Landscape architecture is a huge field that affects a great deal of our physical environment, especially in urban areas where truly wild landscape is pretty rare. Within the overarching realm of landscape architecture, green and sustainable landscaping is a huge, growing trend. After all, when not designed properly, human-made landscapes can be dependent on a great deal of resources. Different plants have different needs – some require more water, sunshine, healthier soil and fertilizer, while others hardly need any of these. So the trick for landscape architects (and DIY gardeners), is learning which plants to put where and in a way that is both resourceful and aesthetically pleasing. Sustainable gardens also avoid the planting of invasive species and are mindful to the wildlife that depend on that given space. Sustainable landscaping is also often regenerative, meaning that the garden won’t need to be replanted every year.

Large-scale green landscaping takes a lot of forethought, and usually requires the designers to develop a master plan. The master plan will not only explain the look and feel of the area, but will also predict the resources and upkeep required for maintaining it. Landscape architects, planners, architects, engineers, horticulturalists and others work in interdisciplinary teams to make the project beneficial environmentally and economically. The surrounding community is also taken into consideration when designing green urban gardens. Plants serve as natural air filters, so gardens can be designed to maximize carbon sequestration. Green spaces are also important for the well being of urban neighborhoods. 

2013 07 15 19.47.18 Green Landscaping In Boston

(Credit, Cameron Bruns)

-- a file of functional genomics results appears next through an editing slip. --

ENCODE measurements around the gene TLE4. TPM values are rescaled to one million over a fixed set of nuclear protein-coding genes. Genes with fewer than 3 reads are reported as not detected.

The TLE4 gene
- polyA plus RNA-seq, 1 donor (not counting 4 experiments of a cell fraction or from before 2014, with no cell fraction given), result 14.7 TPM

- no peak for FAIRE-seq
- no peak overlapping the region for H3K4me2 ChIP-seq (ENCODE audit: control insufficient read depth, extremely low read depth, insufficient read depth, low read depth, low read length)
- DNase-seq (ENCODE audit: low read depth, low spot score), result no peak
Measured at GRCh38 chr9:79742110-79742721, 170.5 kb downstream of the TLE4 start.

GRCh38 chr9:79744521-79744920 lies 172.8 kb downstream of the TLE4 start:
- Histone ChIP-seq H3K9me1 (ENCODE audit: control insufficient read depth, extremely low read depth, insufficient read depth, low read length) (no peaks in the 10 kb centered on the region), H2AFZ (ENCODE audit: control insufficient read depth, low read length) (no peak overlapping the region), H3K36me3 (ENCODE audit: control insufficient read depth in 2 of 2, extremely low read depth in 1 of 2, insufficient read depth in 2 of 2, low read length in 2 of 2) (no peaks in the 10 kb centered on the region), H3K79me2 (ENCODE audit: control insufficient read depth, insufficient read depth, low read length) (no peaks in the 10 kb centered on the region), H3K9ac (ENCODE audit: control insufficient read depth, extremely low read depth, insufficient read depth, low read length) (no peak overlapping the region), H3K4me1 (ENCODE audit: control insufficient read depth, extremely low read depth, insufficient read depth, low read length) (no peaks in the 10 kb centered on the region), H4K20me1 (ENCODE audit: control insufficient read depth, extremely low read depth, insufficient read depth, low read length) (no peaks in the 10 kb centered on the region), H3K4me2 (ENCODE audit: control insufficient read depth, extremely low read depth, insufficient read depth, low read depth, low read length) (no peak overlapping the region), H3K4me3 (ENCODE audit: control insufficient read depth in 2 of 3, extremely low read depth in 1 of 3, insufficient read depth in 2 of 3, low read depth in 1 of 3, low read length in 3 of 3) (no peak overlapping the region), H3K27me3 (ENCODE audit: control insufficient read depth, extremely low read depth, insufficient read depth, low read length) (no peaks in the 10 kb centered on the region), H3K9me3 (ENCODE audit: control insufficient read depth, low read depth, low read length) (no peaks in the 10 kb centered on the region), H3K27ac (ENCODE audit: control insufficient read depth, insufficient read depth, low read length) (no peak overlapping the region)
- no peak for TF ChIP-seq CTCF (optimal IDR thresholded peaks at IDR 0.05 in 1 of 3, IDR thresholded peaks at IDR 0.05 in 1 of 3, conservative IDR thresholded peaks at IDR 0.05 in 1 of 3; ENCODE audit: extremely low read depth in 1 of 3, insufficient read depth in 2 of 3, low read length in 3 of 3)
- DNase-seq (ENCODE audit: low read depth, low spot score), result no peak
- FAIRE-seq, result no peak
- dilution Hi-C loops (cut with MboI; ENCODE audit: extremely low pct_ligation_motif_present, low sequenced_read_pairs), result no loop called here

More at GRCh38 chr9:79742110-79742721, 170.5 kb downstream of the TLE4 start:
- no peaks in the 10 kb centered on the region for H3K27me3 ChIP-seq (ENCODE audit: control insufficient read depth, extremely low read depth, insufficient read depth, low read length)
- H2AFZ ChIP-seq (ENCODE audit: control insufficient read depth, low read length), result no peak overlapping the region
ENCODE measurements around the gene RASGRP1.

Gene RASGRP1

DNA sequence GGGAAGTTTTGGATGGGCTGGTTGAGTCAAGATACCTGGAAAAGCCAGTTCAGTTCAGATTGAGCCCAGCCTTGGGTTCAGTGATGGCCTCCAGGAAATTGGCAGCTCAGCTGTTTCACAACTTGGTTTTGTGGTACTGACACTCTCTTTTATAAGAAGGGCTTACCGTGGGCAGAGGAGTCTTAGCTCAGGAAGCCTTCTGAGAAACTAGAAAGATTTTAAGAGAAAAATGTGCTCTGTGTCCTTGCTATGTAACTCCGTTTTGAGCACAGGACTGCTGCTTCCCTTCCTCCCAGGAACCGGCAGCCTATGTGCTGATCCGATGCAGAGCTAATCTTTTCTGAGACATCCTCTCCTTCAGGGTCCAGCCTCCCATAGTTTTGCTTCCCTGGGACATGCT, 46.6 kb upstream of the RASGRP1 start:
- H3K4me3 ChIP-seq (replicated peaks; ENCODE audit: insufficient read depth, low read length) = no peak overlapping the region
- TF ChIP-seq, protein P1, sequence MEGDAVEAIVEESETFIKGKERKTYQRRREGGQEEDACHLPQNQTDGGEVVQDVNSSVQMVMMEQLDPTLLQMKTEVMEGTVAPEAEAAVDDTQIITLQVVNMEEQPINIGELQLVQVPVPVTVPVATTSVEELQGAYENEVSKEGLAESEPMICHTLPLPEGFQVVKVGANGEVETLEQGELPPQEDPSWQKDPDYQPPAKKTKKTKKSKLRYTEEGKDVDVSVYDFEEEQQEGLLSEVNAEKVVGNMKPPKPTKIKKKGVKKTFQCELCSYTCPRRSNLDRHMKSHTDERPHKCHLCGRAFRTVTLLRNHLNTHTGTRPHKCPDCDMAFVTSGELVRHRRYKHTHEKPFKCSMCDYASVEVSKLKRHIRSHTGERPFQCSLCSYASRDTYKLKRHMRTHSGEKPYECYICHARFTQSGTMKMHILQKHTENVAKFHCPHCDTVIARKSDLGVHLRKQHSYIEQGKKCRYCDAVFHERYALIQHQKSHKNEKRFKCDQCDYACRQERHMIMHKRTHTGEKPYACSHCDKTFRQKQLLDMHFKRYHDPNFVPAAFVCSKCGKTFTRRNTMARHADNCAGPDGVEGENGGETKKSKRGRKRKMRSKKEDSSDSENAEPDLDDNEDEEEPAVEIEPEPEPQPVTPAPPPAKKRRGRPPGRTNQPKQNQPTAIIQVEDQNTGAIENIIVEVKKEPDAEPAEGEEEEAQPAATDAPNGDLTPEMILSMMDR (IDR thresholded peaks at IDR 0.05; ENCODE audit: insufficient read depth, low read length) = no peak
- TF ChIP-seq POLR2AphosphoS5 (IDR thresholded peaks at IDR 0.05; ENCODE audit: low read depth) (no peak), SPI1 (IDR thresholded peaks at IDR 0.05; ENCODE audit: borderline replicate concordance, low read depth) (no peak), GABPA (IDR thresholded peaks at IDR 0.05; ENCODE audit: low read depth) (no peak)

Sustainable landscape design is especially popular in Boston where energy efficiency is so important to residents and businesses. In fact, Boston hosted this year’s American Society of Landscape Architects Conference, which drew in more than 6,000 landscape professionals and students. Attendees took classes in subjects like Geodesign – which focuses on using geography and GIS mapping to make cities more livable while also conserving nature. Another course offered was Biophilic Design; the study of how people interact with nature. There was even a specific session at the conference dedicated to tree planting in and around Boston.

A great outcome of the ASLA conference is “The Dirt,” or the Landscape Architect’s Guide to Boston. The guide features wonderful greenspaces throughout Boston, including The Emerald Necklace, Raymond V. Mellone Park and Condor Street Urban Wild. The Guide also refers to Boston as a “trendsetter” when it comes to sustainable landscaping. 

Christopher Columbus Park Green Landscaping In Boston

(Credit, Cameron Bruns)

But the American Society of Landscape Architects Conference isn’t the only opportunity for people to learn about sustainable garden design. The Boston Architectural College, which has a huge focus on green design, has courses in landscape architecture. Located in Boston’s Back Bay, the architectural college provides opportunities for both bachelors and masters degrees in the fields of landscape architecture, interior design, design studies and traditional architecture. The landscape architecture department provides education in urban ecology, hydrology, planting design and structural construction. Students at the school have the opportunity to work with real clients to put their skill to the test even before graduating. This practical learning experience makes graduates some of the best in their field. 

You May Also Be Interested In These Stories

Cameron Bruns is the founder of and co-author of Just Us Gals Boston. She lives in Boston’s North End, where her goal is to promote ethical, stylish, and sustainable lifestyle choices to all Boston residents. Her work can be found on

Comments (6)

Leave a Reply

Please log in using one of these methods to post your comment:

Google+ photo

You are commenting using your Google+ account. Log Out /  Change )

Twitter picture

You are commenting using your Twitter account. Log Out /  Change )

Facebook photo

You are commenting using your Facebook account. Log Out /  Change )


Connecting to %s